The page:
The Federal Home Loan Bank of Topeka, Kan., is installing a system that will let clients of its check processing services deliver image-based statements to their customers.
The home loan bank has invested $2.5 million in the technology, signing contracts with Advanced Financial Solutions, for its ImageVision software, and with Recognition International, for its reader-sorters.
In doing so, it joins a parade of more than 300 institutions and processors that have bought check-image systems in recent years.
The systems - which use special cameras to create digitized images of checks - aim to improve efficiency by reducing the paper involved in various check processing functions, including statement rendering and proof of deposit.
The Topeka Home Loan Bank, which processes checks for about 150 financial institutions in Colorado, Kansas, Nebraska, and Oklahoma, will begin producing image statements in its Topeka processing center in the third quarter.
After the initial installation, the technology will be phased in at sites in Oklahoma City, Omaha, and Denver at 90-day intervals.
The bank considered installing imaging systems five years ago. But financial institutions' interest in the technology was insufficient then, said Robert Mackey, senior vice president of operations at the Topeka Home Loan Bank, and the equipment was too costly.
An increase in customer demand for image-based services, combined with more affordable equipment, led the bank to reevaluate using the technology. More than 50 of the bank's customers have shown an interest.
"If you want to be in check processing today, you have to do imaging," Mr. Mackey said.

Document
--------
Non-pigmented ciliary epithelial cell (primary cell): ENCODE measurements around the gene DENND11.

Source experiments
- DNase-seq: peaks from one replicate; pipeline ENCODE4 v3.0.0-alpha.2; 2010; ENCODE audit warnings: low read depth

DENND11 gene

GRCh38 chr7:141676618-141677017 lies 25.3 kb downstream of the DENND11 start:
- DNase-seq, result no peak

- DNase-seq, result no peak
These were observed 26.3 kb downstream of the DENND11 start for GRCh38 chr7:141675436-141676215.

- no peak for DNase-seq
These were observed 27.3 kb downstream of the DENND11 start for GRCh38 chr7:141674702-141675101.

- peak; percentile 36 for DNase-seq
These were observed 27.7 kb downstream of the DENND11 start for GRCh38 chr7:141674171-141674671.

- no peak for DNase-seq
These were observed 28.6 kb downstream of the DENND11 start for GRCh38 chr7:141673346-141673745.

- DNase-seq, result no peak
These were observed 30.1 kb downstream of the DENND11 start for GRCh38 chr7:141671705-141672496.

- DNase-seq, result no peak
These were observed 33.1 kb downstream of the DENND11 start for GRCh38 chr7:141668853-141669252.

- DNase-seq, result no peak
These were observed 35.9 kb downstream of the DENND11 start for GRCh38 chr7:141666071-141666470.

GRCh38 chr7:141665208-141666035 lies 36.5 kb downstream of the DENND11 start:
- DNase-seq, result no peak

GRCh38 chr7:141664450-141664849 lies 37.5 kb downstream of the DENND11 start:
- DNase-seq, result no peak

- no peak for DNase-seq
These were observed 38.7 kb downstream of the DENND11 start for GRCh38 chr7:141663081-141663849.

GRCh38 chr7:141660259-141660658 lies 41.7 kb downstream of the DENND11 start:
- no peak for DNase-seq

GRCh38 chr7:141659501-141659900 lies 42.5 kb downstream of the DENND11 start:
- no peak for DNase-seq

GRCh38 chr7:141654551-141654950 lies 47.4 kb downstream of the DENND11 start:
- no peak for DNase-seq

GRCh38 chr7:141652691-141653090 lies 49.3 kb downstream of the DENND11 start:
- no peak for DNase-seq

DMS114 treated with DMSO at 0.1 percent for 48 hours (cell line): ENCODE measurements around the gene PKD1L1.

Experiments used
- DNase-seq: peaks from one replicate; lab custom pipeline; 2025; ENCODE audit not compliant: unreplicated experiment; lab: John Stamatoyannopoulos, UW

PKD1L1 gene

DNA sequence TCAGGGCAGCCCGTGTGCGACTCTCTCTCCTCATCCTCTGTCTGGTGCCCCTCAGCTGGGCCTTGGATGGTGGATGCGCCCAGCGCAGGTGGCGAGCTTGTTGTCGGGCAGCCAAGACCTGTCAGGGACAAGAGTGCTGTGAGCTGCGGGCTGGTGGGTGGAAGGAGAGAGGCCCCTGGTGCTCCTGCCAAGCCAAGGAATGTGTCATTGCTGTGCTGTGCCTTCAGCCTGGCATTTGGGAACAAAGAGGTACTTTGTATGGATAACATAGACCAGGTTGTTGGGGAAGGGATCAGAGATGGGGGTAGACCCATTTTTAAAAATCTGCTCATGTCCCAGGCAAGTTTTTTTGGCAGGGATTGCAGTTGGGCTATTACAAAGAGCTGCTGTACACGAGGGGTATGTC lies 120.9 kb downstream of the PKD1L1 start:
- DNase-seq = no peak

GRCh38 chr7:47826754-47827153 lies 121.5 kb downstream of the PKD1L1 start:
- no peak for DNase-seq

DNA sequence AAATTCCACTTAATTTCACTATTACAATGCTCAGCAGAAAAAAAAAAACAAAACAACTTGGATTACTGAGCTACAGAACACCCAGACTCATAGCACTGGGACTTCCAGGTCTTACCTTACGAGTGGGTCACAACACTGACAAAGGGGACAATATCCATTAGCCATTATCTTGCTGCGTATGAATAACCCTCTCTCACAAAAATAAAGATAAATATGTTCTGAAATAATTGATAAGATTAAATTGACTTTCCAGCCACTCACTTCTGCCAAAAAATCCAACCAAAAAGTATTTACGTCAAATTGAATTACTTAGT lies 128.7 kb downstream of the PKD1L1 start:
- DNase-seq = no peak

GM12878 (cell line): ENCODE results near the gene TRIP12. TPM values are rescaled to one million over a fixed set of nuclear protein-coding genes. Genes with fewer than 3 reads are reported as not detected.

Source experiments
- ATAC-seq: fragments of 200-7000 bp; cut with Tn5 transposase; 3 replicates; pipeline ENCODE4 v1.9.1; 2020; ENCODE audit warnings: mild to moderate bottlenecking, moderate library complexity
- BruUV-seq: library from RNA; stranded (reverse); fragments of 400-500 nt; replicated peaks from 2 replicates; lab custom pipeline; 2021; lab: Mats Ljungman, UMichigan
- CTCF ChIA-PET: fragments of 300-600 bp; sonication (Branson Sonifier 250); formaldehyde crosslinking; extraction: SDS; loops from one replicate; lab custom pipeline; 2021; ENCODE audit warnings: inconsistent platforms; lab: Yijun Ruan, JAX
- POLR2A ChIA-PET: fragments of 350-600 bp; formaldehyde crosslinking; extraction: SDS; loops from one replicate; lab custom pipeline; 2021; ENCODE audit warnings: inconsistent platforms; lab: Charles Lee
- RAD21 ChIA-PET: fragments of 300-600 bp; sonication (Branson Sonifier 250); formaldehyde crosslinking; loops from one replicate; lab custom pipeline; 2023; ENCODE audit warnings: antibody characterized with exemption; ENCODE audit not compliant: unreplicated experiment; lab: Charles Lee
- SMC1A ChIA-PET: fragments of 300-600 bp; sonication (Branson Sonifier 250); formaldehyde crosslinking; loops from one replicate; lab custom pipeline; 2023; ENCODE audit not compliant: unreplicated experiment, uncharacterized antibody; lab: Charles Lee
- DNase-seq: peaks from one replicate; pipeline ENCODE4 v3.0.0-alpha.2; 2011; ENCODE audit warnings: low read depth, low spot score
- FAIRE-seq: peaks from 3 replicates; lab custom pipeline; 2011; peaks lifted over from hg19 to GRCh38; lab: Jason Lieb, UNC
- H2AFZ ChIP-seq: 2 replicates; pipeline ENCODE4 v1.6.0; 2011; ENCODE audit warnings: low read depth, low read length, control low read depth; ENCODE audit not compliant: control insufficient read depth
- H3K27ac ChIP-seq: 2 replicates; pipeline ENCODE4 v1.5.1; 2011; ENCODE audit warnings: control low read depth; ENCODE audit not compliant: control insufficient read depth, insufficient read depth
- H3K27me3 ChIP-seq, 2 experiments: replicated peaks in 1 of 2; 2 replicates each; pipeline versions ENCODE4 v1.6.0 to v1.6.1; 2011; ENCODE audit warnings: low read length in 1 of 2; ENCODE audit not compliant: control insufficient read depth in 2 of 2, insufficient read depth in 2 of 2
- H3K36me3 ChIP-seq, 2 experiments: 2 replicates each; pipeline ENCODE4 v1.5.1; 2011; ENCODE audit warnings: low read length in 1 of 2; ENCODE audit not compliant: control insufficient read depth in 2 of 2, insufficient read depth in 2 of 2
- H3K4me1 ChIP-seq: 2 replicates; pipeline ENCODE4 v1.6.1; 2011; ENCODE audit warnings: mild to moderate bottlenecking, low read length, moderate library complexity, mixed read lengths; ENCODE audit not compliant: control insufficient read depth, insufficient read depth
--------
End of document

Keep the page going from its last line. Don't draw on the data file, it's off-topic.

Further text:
Image statements - in which images of canceled checks are printed on a standard-size sheet of paper and sent to customers instead of the actual items - are thought to be attractive because they make record keeping easier for consumers.
Images can be printed in numerical order on a pre-punched sheet of paper that can be stored in a three-ring binder.
The software being installed at the home loan bank will enable 24 images to be printed on each side of a page. Image statements tend to be 40% to 60% cheaper to mail than traditional statements, which are weighed down with a bundle of checks.
The number of checks per page can be adjusted to accommodate the needs of particular customers, Mr. Mackey said. "For example, we can handle a visually impaired customer's request for only three checks printed on a page."
The home loan bank, which stores check images on microfilm, will give customers copies of checks for up to seven years. More sophisticated archival capabilities, enabling images to be stored on CD-ROM and thereby providing for customer service applications, will be added in 1996.
The bank will also offer image proof-of-deposit processing for some customers. The image proof-of-deposit function scans paper checks for encoding and balancing, which greatly improves back-office efficiency. It's also thought to reduce check processing costs 20% to 30%.